Spotlight on Leadership

By on August 14, 2009
Spotlight on Leadership

If you ask people who work for a living what makes them come back to work day after day, they will tell you that they want to be involved, they want to know what’s going on, they want to be noticed, they want to feel like their efforts make a difference to the organization. It turns out that a paycheck is about halfway down the list of the top ten things that motivates people to work. Surprised?

The leader who can address these personal needs of the workforce will find people flocking to his/her leadership and will build a powerful organization. Herewith, free of charge, are the five Key Principles of Leadership, courtesy of Development Dimensions International (DDI):

  1. Maintain or enhance self-esteem
  2. Listen and respond with empathy
  3. Ask for help and encourage involvement
  4. Share thoughts, feelings and rationale
  5. Provide support without removing responsibility

So how do leaders apply these principles?

“Leadership is lifting a person’s vision to higher sights, the raising of a person’s performance to a higher standard, the building of a personality beyond its normal limitations.”
– Peter F. Drucker

For most people, work underlies much of their self-esteem. When they do something right, acknowledge it, preferably in public. When they do something wrong, give them the factual feedback they need, let them know you still respect them, and coach them to find a better way – all this preferably in private.

“When dealing with people, remember you are not dealing with creatures of logic, but creatures of emotion.”
– Dale Carnegie

People have both positive and negative feelings about themselves, the people around them, and the work they do. Empathizing with their feelings means acknowledging their right to their feelings, even when you don’t share them. People don’t want to be agreed with as much they want to be understood.

“Alone we can do so little; together we can do so much.”
– Helen Keller

When you ask someone for her assistance or advice, that’s flattering to the individual and makes her want to contribute more. When someone is fully involved in a decision-making process, she’s much more likely to carry out the decision even if the final outcome isn’t what she originally wanted. If you want people to be responsible, they need to be involved.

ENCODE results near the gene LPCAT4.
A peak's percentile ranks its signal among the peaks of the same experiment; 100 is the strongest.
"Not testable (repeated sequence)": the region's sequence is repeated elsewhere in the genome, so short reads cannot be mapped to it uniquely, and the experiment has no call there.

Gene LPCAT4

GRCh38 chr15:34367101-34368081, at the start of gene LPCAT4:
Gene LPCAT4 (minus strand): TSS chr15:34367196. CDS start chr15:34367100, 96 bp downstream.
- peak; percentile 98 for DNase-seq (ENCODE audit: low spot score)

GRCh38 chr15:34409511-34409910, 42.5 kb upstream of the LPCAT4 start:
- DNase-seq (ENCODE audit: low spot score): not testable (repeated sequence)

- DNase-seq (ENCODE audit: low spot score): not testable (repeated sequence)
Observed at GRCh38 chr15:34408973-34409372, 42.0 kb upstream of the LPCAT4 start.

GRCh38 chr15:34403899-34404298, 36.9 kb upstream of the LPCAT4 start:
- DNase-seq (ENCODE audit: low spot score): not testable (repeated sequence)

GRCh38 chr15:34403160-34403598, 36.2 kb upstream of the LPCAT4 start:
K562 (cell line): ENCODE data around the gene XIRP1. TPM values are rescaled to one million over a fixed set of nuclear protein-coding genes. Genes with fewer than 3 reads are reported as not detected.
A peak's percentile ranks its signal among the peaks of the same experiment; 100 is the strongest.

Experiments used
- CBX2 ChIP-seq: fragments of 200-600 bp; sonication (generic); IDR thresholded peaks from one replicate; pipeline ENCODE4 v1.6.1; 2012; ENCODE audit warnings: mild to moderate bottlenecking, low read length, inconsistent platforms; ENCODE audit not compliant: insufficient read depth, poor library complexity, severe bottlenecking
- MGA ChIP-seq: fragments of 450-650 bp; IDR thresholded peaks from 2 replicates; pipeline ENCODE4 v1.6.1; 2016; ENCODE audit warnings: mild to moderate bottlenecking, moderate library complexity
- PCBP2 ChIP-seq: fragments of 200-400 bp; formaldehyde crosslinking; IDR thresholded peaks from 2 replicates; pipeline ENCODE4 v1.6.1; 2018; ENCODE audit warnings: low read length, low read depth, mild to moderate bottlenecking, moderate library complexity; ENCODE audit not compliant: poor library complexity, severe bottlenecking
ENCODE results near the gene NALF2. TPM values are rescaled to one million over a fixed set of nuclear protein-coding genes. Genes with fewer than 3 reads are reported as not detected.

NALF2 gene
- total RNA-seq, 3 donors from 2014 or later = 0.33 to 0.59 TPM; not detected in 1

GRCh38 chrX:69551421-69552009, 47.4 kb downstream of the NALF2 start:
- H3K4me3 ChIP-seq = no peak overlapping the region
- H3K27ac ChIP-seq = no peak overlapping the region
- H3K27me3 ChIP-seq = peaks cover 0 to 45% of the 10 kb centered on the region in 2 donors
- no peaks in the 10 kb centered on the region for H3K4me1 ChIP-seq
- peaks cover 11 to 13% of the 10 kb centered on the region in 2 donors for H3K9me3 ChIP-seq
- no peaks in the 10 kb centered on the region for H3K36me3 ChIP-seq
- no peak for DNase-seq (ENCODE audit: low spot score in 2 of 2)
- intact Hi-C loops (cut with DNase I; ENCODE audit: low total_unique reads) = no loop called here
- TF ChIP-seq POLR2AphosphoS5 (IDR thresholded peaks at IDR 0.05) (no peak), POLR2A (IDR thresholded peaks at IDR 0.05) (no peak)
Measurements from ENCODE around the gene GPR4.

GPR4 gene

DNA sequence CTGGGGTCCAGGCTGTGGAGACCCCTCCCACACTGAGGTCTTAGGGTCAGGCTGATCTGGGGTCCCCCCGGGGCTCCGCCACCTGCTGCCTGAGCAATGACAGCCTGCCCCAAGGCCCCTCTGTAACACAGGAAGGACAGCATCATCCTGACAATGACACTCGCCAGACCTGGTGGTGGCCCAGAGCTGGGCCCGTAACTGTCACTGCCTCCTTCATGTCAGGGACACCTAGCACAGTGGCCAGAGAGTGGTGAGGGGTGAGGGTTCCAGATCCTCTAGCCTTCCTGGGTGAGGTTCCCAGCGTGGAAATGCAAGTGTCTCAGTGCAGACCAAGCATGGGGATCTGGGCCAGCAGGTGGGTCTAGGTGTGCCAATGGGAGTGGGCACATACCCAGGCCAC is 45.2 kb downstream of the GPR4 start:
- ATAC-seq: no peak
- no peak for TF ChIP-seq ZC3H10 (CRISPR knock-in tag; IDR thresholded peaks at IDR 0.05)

“You don’t lead by pointing and telling people some place to go. You lead by going to that place and making a case.”
– Ken Kesey

People will work hard for people they trust. When a leader is open with her own thoughts, feelings, and rationale, the organization is much more willing and able to carry out the necessary tasks to bring about the desired results. Explaining why you’re moving in a particular direction is as important as pointing out the direction itself.

“When you become a leader, success is all about growing others.”
– Jack Welch

Leaders have enough to do without having to do everyone else’s work, too. Leaders are supposed to get work done through others, not do everything themselves. Whoever it was who said, “If you want something done right, do it yourself,” must have been having a particularly bad day. An effective leader wants people to take ownership of their tasks and have the skill and confidence to complete them. Leaders need to help their people get the roadblocks out of the way of their doing their jobs, not take over the jobs themselves.

The five Key Principles of leadership demonstrate that personal relationships underlie the success of all great leaders. Even when it’s business, it’s always personal.

About Barry Schapiro

Barry is the Workforce Solutions Group Practice Leader for Leadership and Professional Development. His experience includes delivery and management of business training in a variety of industries, with specialties in leadership, team development, generational diversity, and customer service. Twitter

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